Last night, I was putting Peatuk down for bed, and I noticed all of the shadows in our room. Our room is still in the process of being unpacked. That means that it is cluttered, the floor has tons of stuff on it, and the cupboards are usually open from my occasionally putting away an item here and there, then leaving the task. This, combined with the yellow night-lamp we use backlighting everything from behind his crib, makes for a rather creepy setting.

Well, it is creepy to me. I am not sure if it is creepy to my son. As I tried to soothe him I noticed he was looking up at his mobile and whimpering. Whimpering at bedtime is a common occurrence. He whimpers because he is tired. He whimpers because he doesn’t want to be left alone. He whimpers because it helps put him to sleep. I wondered if he was whimpering at the mobile, and if he was, was he whimpering because he wanted it to run again, or because the shadows made it frightening?

Do babies fear? When do we start to develop fears, and what causes them?

I know what makes me fear the shadows in my room. It comes from an obsession with horror films. Thrillers. Dark, psychological stories. I like reading books about things that go bump in the night. I am fascinated by serial killers. I know that these subjects will end up leaving me sleepless, wondering about ghosts in the closet and monsters under the bed, and yet I can’t help myself.

I guess, in many ways, horror/thriller is my porn.

The reason I am anti-porn is because I believe it restricts an individual’s sexual vocabulary. When sex is something shared by two people (or more, whatever) in privacy, it is an act of exploration and expression. When one of those two people has watched many other people having sex, they have a set expectation of what is included in sex, which limits their potential creativity. Their world-view is shaped by the sexual dialect they have learned.

Similarly, my world-view has been shaped by a dialect of fear, created by horror films. I have learned to associate shadows with their potential to hide people/things that would harm me. I have learned to imbue objects with the potential for animation, and the animation they take on is always ominous. Open cupboards, bathroom mirrors, empty houses… heck, even my baby’s eyes, in low light, can freak me out. Even when I know, logically, I am safe, I still have a bit of a sickening thrill in the back of my throat. I know exactly where it comes from. Child’s Play. Nightmare on Elm Street. Carrie. These books and films have penetrated to my very core, changing me.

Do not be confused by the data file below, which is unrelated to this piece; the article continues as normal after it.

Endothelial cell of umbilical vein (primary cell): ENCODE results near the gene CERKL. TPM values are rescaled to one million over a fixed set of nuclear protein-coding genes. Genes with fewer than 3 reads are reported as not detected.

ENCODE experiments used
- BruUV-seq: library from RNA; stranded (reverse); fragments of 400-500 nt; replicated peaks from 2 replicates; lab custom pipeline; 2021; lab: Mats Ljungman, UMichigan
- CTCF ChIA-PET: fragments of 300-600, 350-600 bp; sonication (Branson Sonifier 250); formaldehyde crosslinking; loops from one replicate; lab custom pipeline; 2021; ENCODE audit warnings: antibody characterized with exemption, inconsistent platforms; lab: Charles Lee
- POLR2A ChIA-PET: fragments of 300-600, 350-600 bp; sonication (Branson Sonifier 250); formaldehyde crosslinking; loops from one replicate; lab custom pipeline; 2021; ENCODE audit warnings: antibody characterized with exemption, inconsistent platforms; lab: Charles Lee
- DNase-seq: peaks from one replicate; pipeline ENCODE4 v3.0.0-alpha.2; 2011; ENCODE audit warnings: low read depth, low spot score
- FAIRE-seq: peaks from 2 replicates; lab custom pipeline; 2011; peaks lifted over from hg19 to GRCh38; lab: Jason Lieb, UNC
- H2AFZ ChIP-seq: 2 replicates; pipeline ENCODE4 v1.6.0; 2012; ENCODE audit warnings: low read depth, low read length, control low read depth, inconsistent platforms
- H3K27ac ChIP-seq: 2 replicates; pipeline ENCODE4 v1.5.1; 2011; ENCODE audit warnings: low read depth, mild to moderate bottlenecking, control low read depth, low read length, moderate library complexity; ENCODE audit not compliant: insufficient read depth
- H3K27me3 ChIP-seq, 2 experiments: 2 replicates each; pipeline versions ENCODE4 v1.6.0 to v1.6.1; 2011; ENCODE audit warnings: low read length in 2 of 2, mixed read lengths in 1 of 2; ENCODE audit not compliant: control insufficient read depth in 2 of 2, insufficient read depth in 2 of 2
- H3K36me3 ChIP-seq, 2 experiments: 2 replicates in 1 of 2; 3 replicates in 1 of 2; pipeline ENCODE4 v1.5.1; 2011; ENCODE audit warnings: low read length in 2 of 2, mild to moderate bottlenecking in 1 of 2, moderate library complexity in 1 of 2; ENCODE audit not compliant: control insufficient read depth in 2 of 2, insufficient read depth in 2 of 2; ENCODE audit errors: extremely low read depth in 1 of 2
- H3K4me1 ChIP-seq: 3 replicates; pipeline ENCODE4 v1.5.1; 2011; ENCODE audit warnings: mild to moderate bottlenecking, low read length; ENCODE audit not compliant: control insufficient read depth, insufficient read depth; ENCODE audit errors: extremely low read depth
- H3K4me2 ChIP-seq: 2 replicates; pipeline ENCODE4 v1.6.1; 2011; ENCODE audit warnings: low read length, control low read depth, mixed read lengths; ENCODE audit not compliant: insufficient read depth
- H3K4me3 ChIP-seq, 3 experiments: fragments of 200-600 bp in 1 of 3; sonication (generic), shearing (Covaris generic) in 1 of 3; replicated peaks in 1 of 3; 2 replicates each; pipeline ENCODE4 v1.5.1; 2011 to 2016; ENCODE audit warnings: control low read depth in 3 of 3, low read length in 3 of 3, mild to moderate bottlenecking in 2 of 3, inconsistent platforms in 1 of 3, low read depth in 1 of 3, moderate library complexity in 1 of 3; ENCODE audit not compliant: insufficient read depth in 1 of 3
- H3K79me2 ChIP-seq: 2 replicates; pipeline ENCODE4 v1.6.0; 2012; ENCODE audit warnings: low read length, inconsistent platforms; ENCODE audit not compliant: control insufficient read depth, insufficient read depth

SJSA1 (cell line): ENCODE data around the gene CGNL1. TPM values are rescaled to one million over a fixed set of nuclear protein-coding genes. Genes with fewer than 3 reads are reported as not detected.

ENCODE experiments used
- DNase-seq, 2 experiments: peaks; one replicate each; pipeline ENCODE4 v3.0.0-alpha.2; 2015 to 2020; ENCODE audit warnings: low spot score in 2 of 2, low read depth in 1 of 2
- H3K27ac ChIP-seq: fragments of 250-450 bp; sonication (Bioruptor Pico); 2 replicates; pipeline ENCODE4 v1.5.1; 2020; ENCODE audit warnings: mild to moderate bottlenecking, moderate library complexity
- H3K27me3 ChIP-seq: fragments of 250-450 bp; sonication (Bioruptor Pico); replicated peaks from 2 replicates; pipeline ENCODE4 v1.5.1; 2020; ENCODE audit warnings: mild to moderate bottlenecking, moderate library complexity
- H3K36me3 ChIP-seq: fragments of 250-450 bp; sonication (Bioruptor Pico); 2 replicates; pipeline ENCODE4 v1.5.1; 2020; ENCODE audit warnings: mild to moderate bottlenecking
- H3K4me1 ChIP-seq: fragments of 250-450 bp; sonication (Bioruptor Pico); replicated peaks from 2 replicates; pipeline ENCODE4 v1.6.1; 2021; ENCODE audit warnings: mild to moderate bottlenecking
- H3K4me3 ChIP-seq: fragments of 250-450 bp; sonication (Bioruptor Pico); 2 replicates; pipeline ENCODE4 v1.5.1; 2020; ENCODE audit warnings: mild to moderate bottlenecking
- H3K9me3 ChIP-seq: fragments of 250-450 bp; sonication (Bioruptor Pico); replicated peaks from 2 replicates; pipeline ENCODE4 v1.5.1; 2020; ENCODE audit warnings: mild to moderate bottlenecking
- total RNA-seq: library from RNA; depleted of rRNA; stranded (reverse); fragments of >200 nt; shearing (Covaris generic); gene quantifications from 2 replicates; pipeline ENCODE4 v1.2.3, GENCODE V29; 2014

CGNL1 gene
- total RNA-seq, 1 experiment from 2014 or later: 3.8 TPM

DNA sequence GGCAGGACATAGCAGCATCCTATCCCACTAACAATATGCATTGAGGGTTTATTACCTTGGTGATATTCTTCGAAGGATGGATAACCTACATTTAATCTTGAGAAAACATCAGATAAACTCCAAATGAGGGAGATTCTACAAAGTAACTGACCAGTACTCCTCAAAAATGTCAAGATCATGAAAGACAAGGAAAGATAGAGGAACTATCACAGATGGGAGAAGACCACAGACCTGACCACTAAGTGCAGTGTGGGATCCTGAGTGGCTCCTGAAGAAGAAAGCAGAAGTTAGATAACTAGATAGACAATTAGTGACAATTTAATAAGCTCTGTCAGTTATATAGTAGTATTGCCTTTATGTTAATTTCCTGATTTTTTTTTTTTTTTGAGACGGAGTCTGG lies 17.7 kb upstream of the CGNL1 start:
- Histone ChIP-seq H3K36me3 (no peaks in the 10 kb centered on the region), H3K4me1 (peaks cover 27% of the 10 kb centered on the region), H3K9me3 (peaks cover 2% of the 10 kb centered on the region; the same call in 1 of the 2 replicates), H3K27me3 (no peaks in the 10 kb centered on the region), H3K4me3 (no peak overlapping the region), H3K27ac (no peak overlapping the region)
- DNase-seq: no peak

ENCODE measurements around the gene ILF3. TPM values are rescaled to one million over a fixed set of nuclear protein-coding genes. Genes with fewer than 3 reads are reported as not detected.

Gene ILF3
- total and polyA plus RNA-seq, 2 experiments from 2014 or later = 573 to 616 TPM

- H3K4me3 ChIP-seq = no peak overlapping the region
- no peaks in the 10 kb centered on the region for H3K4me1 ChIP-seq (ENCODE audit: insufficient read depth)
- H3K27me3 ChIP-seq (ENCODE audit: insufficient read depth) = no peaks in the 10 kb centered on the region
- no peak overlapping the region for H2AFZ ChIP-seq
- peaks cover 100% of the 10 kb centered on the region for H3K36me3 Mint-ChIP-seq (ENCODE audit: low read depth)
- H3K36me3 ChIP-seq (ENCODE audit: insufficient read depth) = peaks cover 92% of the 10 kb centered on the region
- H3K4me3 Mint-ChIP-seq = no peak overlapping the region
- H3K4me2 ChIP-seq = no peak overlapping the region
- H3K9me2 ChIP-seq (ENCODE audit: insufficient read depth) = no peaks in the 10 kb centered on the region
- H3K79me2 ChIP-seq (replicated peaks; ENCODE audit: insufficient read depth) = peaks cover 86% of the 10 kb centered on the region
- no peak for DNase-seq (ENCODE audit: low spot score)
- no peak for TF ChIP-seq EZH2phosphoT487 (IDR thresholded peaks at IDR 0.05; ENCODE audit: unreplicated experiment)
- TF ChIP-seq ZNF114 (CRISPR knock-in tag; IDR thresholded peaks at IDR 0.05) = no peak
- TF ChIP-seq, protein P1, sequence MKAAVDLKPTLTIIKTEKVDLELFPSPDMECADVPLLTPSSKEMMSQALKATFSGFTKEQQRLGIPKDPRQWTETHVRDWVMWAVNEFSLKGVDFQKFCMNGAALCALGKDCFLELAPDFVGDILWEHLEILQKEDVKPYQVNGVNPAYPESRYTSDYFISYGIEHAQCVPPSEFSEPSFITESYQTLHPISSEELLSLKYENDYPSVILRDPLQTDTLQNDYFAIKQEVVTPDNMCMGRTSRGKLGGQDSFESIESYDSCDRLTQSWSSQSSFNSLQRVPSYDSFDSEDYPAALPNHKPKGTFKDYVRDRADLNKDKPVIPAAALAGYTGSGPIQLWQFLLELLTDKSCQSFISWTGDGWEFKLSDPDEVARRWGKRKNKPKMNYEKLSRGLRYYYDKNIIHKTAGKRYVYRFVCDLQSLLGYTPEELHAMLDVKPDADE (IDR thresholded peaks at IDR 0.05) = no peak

Nikola does not like horror films. If I want to watch them, I have to watch them on my own now days. He sees no value in adding that fear to his life. Until yesterday, I didn’t really understand what the big deal was.

I don’t want to raise my son in a shroud of potential harm. I want him to experience potential magic. I want him to have a vocabulary in which shadows are beautiful and mysterious, but not frightening. I don’t want him to watch horror films, and I don’t want him to pick up on my issues from the films I have watched over the years. It makes me wonder- can this be undone? They say that certain things cannot be unseen. Will these images, and the fear they inspire, stick with me for the rest of my life? Or is there a way to overcome it in myself? I like to think that porn viewers can learn to expand their sexual vocabulary when they stop watching porn and develop an ongoing sexual relationship with another individual. It takes time, but slowly they begin to develop their own voice. Unfortunately, with horror, I am not looking to establish my voice, but to take certain aspects out of my world view. Can I forget, or is it too late for me? 

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